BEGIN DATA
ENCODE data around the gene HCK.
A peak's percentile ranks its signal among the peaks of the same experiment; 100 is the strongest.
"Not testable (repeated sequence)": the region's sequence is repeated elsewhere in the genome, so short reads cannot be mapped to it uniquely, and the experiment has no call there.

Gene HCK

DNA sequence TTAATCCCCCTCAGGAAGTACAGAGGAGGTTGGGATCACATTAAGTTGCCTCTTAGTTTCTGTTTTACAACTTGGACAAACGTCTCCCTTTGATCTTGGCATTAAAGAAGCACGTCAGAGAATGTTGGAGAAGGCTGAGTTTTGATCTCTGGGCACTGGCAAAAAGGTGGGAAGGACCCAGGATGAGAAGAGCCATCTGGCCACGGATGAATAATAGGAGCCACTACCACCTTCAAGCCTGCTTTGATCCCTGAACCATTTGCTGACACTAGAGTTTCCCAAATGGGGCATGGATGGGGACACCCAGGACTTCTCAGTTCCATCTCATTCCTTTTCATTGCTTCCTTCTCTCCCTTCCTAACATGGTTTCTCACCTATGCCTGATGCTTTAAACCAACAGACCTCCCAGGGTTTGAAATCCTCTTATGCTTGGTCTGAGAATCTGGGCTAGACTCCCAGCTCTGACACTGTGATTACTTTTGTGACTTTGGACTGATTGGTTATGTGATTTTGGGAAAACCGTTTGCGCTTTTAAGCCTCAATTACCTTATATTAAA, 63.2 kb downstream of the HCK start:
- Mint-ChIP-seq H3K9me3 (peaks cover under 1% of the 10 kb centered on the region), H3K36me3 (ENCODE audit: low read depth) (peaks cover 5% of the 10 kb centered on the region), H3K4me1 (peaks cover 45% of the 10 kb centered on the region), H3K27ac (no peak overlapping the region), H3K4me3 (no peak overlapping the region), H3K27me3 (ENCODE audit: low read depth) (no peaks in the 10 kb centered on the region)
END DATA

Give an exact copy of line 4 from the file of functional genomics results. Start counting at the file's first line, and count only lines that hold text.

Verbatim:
Gene HCK